by Mitch Kokai
Senior Political Analyst, John Locke Foundation
Kevin Roberts only took office as the new president of the Heritage Foundation on Dec. 1, but his education-focused vision for the legendary think tank could shift in how conservatives approach the critical issue.
“The greatest fruit of the debate over critical race theory isn’t merely that conservatives are winning that debate and thankfully rooting out CRT in a lot of schools,” Roberts told the Washington Examiner. “It’s that in the process of doing so, we have recognized that we can use this overreach by the radical Left to remind Americans what education should truly be about.”
Critical race theory, which teaches that American institutions and culture are systemically racist and skin color dictates status as either victim or oppressor, has been the source of ongoing national controversy due to its presence in public schools.
Democratic politicians and liberal activists have repeatedly insisted that the theory is not taught in schools, despite ever-increasing contradictory evidence, and have loudly objected to Republican lawmakers and governors who have moved to enact legislation banning CRT from public schools in numerous states.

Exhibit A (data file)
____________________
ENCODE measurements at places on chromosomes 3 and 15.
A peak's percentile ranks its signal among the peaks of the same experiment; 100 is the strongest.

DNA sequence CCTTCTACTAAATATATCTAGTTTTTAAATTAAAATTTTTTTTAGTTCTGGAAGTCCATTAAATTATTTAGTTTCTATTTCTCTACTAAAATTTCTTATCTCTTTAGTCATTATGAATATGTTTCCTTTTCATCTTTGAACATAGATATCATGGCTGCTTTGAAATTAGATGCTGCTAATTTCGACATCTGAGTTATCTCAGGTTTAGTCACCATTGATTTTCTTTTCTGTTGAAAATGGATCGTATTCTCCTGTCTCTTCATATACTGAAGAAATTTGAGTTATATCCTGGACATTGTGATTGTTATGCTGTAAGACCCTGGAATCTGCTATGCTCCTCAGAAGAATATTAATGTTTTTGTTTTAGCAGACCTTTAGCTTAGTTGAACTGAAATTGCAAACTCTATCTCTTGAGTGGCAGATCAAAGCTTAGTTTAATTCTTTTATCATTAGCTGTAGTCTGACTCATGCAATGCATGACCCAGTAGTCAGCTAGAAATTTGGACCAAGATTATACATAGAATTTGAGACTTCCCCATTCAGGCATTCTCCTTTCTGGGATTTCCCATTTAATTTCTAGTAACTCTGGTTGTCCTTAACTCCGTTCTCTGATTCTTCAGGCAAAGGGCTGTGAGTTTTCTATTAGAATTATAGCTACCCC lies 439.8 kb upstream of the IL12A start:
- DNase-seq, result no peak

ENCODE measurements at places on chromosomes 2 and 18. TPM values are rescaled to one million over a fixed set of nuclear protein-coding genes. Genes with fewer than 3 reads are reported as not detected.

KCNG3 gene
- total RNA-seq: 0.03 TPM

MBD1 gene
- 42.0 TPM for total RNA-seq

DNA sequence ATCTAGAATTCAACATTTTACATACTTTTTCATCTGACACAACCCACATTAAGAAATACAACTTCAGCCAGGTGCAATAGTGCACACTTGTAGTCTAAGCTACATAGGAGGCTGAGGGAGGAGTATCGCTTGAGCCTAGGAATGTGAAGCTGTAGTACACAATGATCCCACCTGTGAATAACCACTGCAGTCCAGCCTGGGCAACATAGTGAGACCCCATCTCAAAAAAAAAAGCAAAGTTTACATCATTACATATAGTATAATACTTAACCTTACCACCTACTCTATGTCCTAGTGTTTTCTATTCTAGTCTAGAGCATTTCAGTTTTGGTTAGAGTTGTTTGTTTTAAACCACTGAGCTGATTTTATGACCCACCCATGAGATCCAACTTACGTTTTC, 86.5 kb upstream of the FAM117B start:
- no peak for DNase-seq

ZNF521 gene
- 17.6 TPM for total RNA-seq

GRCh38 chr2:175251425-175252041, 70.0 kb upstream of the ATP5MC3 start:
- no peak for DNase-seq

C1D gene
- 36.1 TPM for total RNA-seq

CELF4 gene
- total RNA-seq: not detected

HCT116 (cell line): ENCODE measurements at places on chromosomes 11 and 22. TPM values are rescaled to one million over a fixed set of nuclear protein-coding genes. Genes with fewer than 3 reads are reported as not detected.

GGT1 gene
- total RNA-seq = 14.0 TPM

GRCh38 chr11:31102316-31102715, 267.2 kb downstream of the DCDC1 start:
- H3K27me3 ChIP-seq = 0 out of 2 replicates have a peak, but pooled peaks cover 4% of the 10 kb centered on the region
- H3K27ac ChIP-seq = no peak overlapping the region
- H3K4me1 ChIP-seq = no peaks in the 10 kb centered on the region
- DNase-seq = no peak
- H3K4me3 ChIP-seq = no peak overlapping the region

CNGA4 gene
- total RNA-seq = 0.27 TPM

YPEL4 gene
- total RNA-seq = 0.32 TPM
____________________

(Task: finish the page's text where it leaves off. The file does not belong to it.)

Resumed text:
But as conservative activists and Republican politicians have had some success in pushing CRT out of schools, the void created by its absence has conservatives like Roberts eyeing classical education as its natural replacement.
Having been classically educated “at a public high school in Louisiana of all places,” Roberts said that education, properly understood, is about “formation of the soul, and in a nonsectarian sense, a formation of the citizen, which our founders understood to be one and the same.”
“It’s great to see that in the private sector, charter schools, private schools, a rebirth of classical schools in this country,” Roberts said. “But I’m also really excited that in public charter schools, we’re seeing many of those curricula adopted.”